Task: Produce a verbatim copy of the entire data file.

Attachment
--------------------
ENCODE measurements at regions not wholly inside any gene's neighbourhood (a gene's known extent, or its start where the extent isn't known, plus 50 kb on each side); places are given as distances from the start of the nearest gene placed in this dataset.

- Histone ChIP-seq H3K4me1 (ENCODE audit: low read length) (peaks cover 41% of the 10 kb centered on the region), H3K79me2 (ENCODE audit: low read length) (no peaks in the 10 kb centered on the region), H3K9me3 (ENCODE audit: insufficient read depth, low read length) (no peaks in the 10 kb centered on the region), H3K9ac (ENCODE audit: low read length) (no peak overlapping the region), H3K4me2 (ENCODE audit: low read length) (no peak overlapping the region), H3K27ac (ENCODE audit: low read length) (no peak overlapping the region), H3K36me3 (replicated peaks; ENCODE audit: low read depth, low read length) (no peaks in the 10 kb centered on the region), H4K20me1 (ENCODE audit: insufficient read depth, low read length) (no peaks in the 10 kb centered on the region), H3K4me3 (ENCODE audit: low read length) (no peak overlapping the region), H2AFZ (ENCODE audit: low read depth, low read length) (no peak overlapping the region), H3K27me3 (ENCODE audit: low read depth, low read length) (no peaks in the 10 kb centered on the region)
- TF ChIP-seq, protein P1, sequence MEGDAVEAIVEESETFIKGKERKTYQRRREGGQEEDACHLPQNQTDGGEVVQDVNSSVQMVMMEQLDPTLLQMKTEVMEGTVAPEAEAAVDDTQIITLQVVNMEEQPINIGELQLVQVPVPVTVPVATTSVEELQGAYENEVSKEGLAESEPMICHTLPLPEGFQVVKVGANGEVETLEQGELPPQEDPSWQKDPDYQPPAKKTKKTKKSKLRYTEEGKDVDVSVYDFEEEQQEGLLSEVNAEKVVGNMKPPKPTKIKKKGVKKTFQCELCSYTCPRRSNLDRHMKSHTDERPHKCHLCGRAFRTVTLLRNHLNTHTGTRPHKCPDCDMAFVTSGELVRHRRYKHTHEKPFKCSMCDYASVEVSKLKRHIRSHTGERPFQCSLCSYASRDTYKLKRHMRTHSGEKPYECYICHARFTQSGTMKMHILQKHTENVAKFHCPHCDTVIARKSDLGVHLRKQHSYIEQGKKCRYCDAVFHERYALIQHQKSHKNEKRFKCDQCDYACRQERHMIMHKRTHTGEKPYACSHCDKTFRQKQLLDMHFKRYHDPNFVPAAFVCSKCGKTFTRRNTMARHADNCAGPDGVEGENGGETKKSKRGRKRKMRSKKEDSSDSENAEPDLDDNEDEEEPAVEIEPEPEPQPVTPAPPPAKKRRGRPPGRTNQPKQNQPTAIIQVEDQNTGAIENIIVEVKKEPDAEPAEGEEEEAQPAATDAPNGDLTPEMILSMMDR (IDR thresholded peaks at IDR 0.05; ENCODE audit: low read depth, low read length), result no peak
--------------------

ENCODE measurements at regions not wholly inside any gene's neighbourhood (a gene's known extent, or its start where the extent isn't known, plus 50 kb on each side); places are given as distances from the start of the nearest gene placed in this dataset.

- Histone ChIP-seq H3K4me1 (ENCODE audit: low read length) (peaks cover 41% of the 10 kb centered on the region), H3K79me2 (ENCODE audit: low read length) (no peaks in the 10 kb centered on the region), H3K9me3 (ENCODE audit: insufficient read depth, low read length) (no peaks in the 10 kb centered on the region), H3K9ac (ENCODE audit: low read length) (no peak overlapping the region), H3K4me2 (ENCODE audit: low read length) (no peak overlapping the region), H3K27ac (ENCODE audit: low read length) (no peak overlapping the region), H3K36me3 (replicated peaks; ENCODE audit: low read depth, low read length) (no peaks in the 10 kb centered on the region), H4K20me1 (ENCODE audit: insufficient read depth, low read length) (no peaks in the 10 kb centered on the region), H3K4me3 (ENCODE audit: low read length) (no peak overlapping the region), H2AFZ (ENCODE audit: low read depth, low read length) (no peak overlapping the region), H3K27me3 (ENCODE audit: low read depth, low read length) (no peaks in the 10 kb centered on the region)
- TF ChIP-seq, protein P1, sequence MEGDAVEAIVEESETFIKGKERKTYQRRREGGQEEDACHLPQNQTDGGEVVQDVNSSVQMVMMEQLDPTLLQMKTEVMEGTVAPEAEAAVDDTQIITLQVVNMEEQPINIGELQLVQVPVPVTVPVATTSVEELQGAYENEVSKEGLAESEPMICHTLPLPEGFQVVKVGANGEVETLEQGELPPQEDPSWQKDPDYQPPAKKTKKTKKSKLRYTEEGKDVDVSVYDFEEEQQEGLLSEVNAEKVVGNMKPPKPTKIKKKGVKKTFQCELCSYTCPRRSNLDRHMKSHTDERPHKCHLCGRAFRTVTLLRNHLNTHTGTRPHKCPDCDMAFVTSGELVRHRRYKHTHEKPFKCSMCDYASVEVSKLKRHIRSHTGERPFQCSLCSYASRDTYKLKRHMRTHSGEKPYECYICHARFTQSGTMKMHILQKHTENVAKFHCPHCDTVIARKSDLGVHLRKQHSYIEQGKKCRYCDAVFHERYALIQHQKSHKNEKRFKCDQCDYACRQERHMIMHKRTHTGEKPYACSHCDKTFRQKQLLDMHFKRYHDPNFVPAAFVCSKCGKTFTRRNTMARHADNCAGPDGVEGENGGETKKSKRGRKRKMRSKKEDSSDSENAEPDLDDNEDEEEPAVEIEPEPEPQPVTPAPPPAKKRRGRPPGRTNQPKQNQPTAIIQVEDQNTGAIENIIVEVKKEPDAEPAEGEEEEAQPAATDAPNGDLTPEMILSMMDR (IDR thresholded peaks at IDR 0.05; ENCODE audit: low read depth, low read length), result no peak